Introduction A client approached us to add a feature to a site they were building. The site was to be an auctioning platform for football players. Among other enhancements, we worked on a registration confirmation feature. Many of the features in the site like registration, negotiation and other communications are based on an emailing system. Problem Identification The emails that were going out of the site were being marked spam and not being delivered to the intended recipient’s inbox. Another issue was that the number of emails sent daily got limited to 500 emails, Google’s email delivery limit. Problem Research When sending out emails through Gmail or via an email app, emails get routed through sender email service's SMTP service to the recipient’s SMTP email service. This is the normal way of sending emails, but even in this some emails were getting labeled as spam. Nowadays, most email apps strictly scan emails to remove spam, and one of the main things they use to filter out spam messages is the IP address that is used to send the emails. They check against both blacklists as well as whitelists. If we are sending emails from a shared server, there's a possibility that our IP address is already on those blacklists. If we have our own IP address, our mail still may get marked as spam, which means we are on a blacklist. If our site is not associated with a reputable or identifiable IP address and domain name, most email providers will mark it spam. We will also need an SPF or DMIK record, email validation tool that may be difficult to implement on our own but is included with most email sending services. On consideration, we found that transactional email services were a good option in those cases. Approach Why we chose transactional email sending services? Below are three situations (reasons) when transactional email services are the best options: Sending more messages, faster Gmail has a cap (capability) of 500 emails a day, a common limitation we face with email servers. Many shared hosting services also limit the number of emails that can be sent per day. With transactional email sending services, we can send from 10 emails a minute to even 10 million a month. Either way, the email service will be ready for our load, without any added effort from our side. If we need to send thousands of emails a day through our app, or say deliver our company's newsletter to millions of people, we need to think a lot more about how our emails are to be sent. We need a transactional email service, a dedicated email sending service that'll make sure our emails are delivered no matter how many we send. Ensuring your messages get delivered Even if we choose our own servers, and have the infrastructure to send the messages we need, another potential problem we can face with owned email sending server is deliverability. We may technically be able to send emails on our own, but the probability of those emails showing up in our recipients' inboxes is close to nil. Doing more with our emails Some transactional email services, such as Amazon SES, are focused only on sending the email and thus priced accordingly. But most other transactional email services include advanced stats, notifications, filtering and other features which can’t be done using normal email services. With a bit of coding, or with just some clicks on the stats dashboard, we can do amazing things. Solutions Depending on the ease of use, the stats dashboards, and other features we need we can select the right email sending service. The most simple and cheapest transactional email service is Amazon SES, it sends emails, and little else. Others like SendInBlue, Mandrill etc have features like SPF and IP address mapping, template hosting, reports, and analytics, etc, but they are often more expensive, even though your requirement might involve sending comparatively lesser number of emails. Depending on the features, one service may be better suited for our needs and by trying out the most suitable ones, we can see which works best with our apps and workflow and then standardize it. Why SendGrid integration with SMTP module was chosen? One of the biggest transactional email service providers is SendGrid. It delivers over 15 Billion emails each month for their clients. Some of their regular clients are Uber, Spotify, Airbnb and Glassdoor. SendGrid gives real-time analysis to optimize the performance of our email marketing campaign. With powerful segmentation and Contact Management tools we can simply send straightforward mail to a targeted and relevant audience. SendGrid can handle massive email campaigns while providing highly detailed and flexible reporting, along with the ability to scale and increase deliverability, so we went with it. Key features Offers high email delivery to make sure our emails get delivered. Allow us to analyze the results of the sent emails like number of opens, clicks, bounce, etc. We can use Engagement Segmentation feature to group customers by how much they engage with messages. We can also edit the transactional email templates either with the drag n drop editor, HTML or CSS. We can build our own preview design and template with SendGrid to ensure that our emails are displayed beautifully and are well crafted. We can open our Sendgrid account and other reports in the mobile phone. Project Implementation Create a SendGrid Account After signing up for an account, we can select a plan that meets our business needs. After receiving a confirmation email, sign in to the SendGrid account. From within the Settings menu, click Credentials. This is where we can create site-specific credentials so that sites have their own unique access to our SendGrid features and mail. Once we have created our site's credentials, we gain the desired access (UI/API and Mail). Integrating Sendgrid With Drupal Follow the procedure specified below for Drupal CMS. There are two methods that can be used to integrate SendGrid with a Drupal 8 site: API or SMTP. SendGrid SMTP Integration Install the SMTP Authentication Support module using Composer. Visit /admin/config/system/smtp once you've logged in as an administrator. From within Install Options, select On. Use the following within SMTP Server Settings: SMTP server: smtp.sendgrid.net SMTP port: 2525 Use encrypted protocol: We strongly recommend selecting TLS Provide your site-specific SendGrid credentials and click Save configuration. The Drupal application is now ready to send emails through SendGrid. Provide an address within the Send Test E-mail configuration field and click Save configuration to test. Checking deliverability in SendGrid For testing purposes, our first few deliveries had be to email addresses that we could verify directly. We tracked and measured unique aspects of mail behaviors from within our site's SendGrid account, which we monitored. For that first, we logged into SendGrid and selected Activity. It will take us to a page with a form to search by email. Enter the email address, and press Enter. SendGrid will search through our mail queue for any messages sent to that address. For additional search parameters, select the filters near the top right corner. Implementation Result Since the site registration, products reachability, both internal and external communication etc. are through emails, the mailing system plays a very important role in the business process. With the integration of sendGrid in the site, there are no longer any issues of the emails not reaching the recipient's inbox. The clients also benefited from the extra features that came with the integration of SendGrid.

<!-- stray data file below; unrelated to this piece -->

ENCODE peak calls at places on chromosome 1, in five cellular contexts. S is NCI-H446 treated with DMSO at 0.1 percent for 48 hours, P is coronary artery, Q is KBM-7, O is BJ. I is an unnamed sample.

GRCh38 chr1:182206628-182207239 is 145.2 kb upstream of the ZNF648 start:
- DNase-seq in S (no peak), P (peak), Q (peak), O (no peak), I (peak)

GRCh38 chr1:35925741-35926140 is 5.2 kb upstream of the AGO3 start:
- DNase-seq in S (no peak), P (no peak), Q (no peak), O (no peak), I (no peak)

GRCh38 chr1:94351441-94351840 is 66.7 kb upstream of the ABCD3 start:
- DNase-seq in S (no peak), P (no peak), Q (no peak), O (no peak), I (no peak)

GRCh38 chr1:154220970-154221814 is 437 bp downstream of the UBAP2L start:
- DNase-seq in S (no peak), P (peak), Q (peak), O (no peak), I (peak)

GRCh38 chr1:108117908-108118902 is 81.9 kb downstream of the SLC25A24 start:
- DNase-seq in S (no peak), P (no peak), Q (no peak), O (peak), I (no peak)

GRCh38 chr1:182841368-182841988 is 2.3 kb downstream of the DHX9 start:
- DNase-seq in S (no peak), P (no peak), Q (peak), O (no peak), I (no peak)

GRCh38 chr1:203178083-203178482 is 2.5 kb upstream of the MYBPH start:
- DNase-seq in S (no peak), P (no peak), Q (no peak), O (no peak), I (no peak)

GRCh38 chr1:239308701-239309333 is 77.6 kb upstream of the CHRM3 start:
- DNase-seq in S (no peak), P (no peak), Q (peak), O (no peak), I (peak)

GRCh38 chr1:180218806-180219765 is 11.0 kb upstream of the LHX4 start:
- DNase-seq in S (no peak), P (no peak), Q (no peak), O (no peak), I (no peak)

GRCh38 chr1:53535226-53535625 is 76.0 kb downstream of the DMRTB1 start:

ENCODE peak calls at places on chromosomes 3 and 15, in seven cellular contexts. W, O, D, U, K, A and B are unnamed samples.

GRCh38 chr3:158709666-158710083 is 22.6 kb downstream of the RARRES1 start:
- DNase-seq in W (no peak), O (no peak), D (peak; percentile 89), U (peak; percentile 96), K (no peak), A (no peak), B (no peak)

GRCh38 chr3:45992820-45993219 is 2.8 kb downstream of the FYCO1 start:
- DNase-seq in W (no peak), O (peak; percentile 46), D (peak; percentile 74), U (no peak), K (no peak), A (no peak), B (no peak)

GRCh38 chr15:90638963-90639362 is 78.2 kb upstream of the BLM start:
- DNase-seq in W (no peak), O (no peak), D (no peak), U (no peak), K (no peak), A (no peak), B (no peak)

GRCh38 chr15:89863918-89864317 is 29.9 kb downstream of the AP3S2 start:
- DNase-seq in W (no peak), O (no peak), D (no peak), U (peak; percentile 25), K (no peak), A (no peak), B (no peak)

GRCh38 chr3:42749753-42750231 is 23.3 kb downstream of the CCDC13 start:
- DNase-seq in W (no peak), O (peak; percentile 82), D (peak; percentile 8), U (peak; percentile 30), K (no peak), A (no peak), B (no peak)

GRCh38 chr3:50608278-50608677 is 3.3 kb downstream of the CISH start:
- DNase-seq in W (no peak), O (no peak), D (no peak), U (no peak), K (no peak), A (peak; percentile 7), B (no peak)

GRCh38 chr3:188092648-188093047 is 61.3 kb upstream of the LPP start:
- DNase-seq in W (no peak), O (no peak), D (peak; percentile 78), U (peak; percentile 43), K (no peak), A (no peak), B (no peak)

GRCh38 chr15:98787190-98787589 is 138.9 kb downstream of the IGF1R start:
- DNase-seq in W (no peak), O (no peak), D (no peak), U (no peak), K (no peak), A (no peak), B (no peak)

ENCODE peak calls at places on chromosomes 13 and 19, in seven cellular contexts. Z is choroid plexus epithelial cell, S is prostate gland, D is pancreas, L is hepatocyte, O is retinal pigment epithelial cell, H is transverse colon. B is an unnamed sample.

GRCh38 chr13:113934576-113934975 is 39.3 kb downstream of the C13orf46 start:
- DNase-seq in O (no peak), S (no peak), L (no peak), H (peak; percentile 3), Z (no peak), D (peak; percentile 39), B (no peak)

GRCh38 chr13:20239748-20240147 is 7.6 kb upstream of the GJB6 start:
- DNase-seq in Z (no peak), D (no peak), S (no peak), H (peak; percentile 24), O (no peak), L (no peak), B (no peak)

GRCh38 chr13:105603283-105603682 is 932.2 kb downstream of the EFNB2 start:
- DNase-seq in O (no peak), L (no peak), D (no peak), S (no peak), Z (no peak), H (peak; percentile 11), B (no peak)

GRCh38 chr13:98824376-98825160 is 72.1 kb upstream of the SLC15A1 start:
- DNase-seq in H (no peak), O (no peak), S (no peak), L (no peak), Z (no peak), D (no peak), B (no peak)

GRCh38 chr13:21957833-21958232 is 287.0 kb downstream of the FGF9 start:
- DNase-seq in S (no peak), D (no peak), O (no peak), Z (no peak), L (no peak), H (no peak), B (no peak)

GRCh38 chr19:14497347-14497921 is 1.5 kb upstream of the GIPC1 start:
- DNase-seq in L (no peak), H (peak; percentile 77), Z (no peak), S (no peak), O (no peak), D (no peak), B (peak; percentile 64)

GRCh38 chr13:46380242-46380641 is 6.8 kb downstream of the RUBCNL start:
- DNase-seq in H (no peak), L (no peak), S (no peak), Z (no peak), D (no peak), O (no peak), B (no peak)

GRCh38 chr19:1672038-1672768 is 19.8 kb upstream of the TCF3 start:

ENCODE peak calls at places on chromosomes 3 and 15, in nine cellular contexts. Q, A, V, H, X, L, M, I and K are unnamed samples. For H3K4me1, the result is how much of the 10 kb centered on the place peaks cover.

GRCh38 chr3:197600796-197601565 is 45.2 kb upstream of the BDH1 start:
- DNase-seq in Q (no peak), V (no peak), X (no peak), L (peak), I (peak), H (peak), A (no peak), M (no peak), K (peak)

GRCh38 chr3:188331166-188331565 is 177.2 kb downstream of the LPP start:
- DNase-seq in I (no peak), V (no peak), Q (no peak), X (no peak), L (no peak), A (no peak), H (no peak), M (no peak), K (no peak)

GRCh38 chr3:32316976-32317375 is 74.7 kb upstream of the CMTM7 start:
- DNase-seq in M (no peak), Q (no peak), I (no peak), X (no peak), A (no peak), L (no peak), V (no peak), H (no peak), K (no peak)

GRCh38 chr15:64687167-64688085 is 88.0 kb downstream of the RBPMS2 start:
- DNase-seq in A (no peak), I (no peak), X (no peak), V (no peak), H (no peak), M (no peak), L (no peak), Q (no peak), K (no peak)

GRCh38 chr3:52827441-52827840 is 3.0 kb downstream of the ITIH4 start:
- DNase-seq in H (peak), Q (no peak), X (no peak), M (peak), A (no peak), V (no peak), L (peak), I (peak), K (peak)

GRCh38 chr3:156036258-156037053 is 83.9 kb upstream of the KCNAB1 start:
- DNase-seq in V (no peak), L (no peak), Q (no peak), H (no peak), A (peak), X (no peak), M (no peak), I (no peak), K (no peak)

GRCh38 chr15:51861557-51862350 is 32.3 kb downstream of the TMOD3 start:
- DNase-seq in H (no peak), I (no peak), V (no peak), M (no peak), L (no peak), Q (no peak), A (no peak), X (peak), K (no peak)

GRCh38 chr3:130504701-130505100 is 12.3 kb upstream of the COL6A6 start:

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17th December 2018 Drupal 8